Roughly 30 to 40 percent of her income comes from freelance writing and graphic-design gigs, including her work as Bust magazine’s music editor, which is especially crucial when the band’s writing new material instead of touring, as they are currently.

Now in their early 30s, they’ve watched their friends have babies and buy houses and cars — lives they’ve forgone, in part, to focus on music. “I feel really lucky — I think we all do — to have any kind of working artist life at all,” Nokes says. “No matter how tenuous it gets, it’s still a pretty cool freedom to have.”

Admittedly, they’ve considered leaving Seattle and the scene in which they helped carve a larger space for women. If Nokes’ rent keeps rising and the “dilapidated” house her bandmates share gets flipped, “I don’t think that we’ll be able to continue in Seattle as we are,” she confesses. Even if artists lose the Hill (if they haven’t already), Nokes isn’t as doomsday as some when forecasting the future for musicians in our rapidly changing technopolis.

“There will always be artists,” she says defiantly. “There will always be people who are working at the cafes that the tech bros go to, people that have to bartend at those places. They need to live somewhere. … They can’t stamp us out completely.”

JusMoni sings at Barboza on Capitol Hill in Seattle. The 25-year-old works at The Station coffee shop on Beacon Hill by day, and by night performs at venues around the city. (Courtney Pedroza / The Seattle Times)
JusMoni sings at Barboza on Capitol Hill in Seattle. The 25-year-old works at The Station coffee shop on Beacon Hill by day, and by night performs at venues around the city. (Courtney Pedroza / The Seattle Times)

JusMoni

Day job: Coffee-shop manager, founder of holistic skin-care line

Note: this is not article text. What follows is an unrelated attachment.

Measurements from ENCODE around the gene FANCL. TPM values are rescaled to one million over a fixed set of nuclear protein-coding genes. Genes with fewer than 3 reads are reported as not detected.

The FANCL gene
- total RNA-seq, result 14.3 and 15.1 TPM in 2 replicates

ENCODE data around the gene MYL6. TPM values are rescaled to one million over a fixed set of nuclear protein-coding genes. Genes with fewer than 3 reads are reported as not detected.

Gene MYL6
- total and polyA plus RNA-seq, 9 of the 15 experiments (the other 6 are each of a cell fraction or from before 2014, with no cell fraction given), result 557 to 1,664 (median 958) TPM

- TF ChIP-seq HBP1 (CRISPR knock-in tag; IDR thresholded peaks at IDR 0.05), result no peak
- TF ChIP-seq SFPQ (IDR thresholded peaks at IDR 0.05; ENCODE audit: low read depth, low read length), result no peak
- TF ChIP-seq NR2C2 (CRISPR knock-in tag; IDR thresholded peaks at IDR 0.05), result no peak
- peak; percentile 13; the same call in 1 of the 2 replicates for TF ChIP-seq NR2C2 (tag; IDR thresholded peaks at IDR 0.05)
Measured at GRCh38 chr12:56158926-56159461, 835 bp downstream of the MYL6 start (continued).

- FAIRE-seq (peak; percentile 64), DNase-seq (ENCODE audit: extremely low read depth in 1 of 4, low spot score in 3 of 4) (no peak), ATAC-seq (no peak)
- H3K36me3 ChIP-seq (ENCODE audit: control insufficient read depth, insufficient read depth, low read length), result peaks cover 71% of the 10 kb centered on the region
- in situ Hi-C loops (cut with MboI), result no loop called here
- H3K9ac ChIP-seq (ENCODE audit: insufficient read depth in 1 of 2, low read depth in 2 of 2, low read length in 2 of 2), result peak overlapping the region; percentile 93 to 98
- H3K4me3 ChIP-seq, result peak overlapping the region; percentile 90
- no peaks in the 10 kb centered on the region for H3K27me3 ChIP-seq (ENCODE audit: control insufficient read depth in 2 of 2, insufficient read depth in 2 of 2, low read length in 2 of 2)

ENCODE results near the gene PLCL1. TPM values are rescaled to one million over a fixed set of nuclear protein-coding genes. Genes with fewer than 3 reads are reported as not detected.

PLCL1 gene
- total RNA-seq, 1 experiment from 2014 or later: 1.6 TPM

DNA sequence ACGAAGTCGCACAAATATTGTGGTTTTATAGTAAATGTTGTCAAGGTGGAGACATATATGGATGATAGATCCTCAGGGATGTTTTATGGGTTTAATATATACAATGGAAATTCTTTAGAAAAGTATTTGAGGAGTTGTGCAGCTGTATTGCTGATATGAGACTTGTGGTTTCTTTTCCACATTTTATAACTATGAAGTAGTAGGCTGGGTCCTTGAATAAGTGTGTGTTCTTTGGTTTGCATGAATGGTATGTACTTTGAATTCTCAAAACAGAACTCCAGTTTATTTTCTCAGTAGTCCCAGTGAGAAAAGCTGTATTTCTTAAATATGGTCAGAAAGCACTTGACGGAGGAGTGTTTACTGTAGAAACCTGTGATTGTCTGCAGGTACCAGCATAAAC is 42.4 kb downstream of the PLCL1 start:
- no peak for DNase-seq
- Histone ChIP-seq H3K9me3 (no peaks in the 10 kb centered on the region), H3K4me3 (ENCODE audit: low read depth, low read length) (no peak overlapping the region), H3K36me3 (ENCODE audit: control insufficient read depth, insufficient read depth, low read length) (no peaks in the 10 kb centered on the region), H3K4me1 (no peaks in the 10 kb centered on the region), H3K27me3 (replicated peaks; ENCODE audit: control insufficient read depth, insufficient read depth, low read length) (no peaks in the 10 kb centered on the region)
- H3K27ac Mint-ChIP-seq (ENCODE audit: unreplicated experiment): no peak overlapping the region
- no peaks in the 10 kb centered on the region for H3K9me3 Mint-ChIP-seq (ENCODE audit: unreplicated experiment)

Lives on: Mercer Island

Living and working on Beacon Hill, Moni Tep has witnessed gentrification firsthand, as her longtime neighborhood has gotten “more and more white by the day.”

But the last thing the electro-R&B singer expected was to find a more affordable apartment for herself and her 8-year-old son on Mercer Island, land of gazillion-dollar mansions. “It’s like the twilight zone,” she says, still in disbelief. “You’re like, ‘What the hell’s happening?! Did I really just move from Beacon Hill to Mercer Island?!’ ”

Despite her cross-lake relocation, the 25-year-old is still a neighborhood fixture, managing Beacon Hill’s artist-friendly Station coffee shop. Her son, who still goes to school in Seattle, hangs out at the cafe after school until Tep gets off around 9-9:30 p.m., which helps save on day care. Some nights the sultry-voiced single mom will hit the studio until 3 or 4 o’clock in the morning before getting up to bring her son to school.

Parenthood also requires her to be more selective about the shows she takes, ensuring they compensate enough for missing a night with her son and potentially time off work. She says that can be even more challenging as a black woman as she’s often offered less money than her white peers.